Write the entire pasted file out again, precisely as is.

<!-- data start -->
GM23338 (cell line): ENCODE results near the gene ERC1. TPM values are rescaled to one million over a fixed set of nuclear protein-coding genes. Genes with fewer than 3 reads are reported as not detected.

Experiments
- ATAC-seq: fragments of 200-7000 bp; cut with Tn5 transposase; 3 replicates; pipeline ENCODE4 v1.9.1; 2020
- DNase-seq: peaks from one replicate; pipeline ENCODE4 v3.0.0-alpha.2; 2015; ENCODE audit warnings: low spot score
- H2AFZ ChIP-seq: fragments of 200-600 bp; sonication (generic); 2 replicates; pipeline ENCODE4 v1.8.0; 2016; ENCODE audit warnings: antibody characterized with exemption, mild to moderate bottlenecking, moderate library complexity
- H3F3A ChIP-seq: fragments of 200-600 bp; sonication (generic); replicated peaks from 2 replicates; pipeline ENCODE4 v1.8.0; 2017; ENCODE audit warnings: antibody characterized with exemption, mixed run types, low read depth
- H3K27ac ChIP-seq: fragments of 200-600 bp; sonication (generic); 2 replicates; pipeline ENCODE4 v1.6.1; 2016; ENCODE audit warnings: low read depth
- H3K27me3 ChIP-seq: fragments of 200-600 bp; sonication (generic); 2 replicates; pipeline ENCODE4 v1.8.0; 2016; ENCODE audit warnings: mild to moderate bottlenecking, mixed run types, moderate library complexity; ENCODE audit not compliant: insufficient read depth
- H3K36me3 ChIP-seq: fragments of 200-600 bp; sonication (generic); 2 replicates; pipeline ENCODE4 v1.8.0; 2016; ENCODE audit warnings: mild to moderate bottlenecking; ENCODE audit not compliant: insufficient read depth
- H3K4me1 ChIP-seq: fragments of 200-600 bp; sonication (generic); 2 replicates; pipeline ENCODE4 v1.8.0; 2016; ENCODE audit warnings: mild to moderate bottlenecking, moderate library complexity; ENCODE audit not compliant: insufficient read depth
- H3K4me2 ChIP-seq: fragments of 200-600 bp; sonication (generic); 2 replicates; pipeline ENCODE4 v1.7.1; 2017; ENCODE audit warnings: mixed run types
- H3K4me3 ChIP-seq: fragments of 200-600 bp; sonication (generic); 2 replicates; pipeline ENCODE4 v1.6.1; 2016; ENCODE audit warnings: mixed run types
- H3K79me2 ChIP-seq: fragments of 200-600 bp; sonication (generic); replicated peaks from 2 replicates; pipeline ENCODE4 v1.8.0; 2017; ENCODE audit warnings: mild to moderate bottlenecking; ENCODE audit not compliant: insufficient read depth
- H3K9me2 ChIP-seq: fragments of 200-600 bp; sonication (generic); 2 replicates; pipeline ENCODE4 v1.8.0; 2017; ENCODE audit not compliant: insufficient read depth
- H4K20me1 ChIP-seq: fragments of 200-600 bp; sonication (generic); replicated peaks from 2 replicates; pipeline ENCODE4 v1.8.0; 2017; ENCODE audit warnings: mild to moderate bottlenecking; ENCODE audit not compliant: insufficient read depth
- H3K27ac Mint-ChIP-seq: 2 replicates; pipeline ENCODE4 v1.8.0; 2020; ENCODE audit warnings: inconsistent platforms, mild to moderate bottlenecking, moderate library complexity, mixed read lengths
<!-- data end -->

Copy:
GM23338 (cell line): ENCODE results near the gene ERC1. TPM values are rescaled to one million over a fixed set of nuclear protein-coding genes. Genes with fewer than 3 reads are reported as not detected.

Experiments
- ATAC-seq: fragments of 200-7000 bp; cut with Tn5 transposase; 3 replicates; pipeline ENCODE4 v1.9.1; 2020
- DNase-seq: peaks from one replicate; pipeline ENCODE4 v3.0.0-alpha.2; 2015; ENCODE audit warnings: low spot score
- H2AFZ ChIP-seq: fragments of 200-600 bp; sonication (generic); 2 replicates; pipeline ENCODE4 v1.8.0; 2016; ENCODE audit warnings: antibody characterized with exemption, mild to moderate bottlenecking, moderate library complexity
- H3F3A ChIP-seq: fragments of 200-600 bp; sonication (generic); replicated peaks from 2 replicates; pipeline ENCODE4 v1.8.0; 2017; ENCODE audit warnings: antibody characterized with exemption, mixed run types, low read depth
- H3K27ac ChIP-seq: fragments of 200-600 bp; sonication (generic); 2 replicates; pipeline ENCODE4 v1.6.1; 2016; ENCODE audit warnings: low read depth
- H3K27me3 ChIP-seq: fragments of 200-600 bp; sonication (generic); 2 replicates; pipeline ENCODE4 v1.8.0; 2016; ENCODE audit warnings: mild to moderate bottlenecking, mixed run types, moderate library complexity; ENCODE audit not compliant: insufficient read depth
- H3K36me3 ChIP-seq: fragments of 200-600 bp; sonication (generic); 2 replicates; pipeline ENCODE4 v1.8.0; 2016; ENCODE audit warnings: mild to moderate bottlenecking; ENCODE audit not compliant: insufficient read depth
- H3K4me1 ChIP-seq: fragments of 200-600 bp; sonication (generic); 2 replicates; pipeline ENCODE4 v1.8.0; 2016; ENCODE audit warnings: mild to moderate bottlenecking, moderate library complexity; ENCODE audit not compliant: insufficient read depth
- H3K4me2 ChIP-seq: fragments of 200-600 bp; sonication (generic); 2 replicates; pipeline ENCODE4 v1.7.1; 2017; ENCODE audit warnings: mixed run types
- H3K4me3 ChIP-seq: fragments of 200-600 bp; sonication (generic); 2 replicates; pipeline ENCODE4 v1.6.1; 2016; ENCODE audit warnings: mixed run types
- H3K79me2 ChIP-seq: fragments of 200-600 bp; sonication (generic); replicated peaks from 2 replicates; pipeline ENCODE4 v1.8.0; 2017; ENCODE audit warnings: mild to moderate bottlenecking; ENCODE audit not compliant: insufficient read depth
- H3K9me2 ChIP-seq: fragments of 200-600 bp; sonication (generic); 2 replicates; pipeline ENCODE4 v1.8.0; 2017; ENCODE audit not compliant: insufficient read depth
- H4K20me1 ChIP-seq: fragments of 200-600 bp; sonication (generic); replicated peaks from 2 replicates; pipeline ENCODE4 v1.8.0; 2017; ENCODE audit warnings: mild to moderate bottlenecking; ENCODE audit not compliant: insufficient read depth
- H3K27ac Mint-ChIP-seq: 2 replicates; pipeline ENCODE4 v1.8.0; 2020; ENCODE audit warnings: inconsistent platforms, mild to moderate bottlenecking, moderate library complexity, mixed read lengths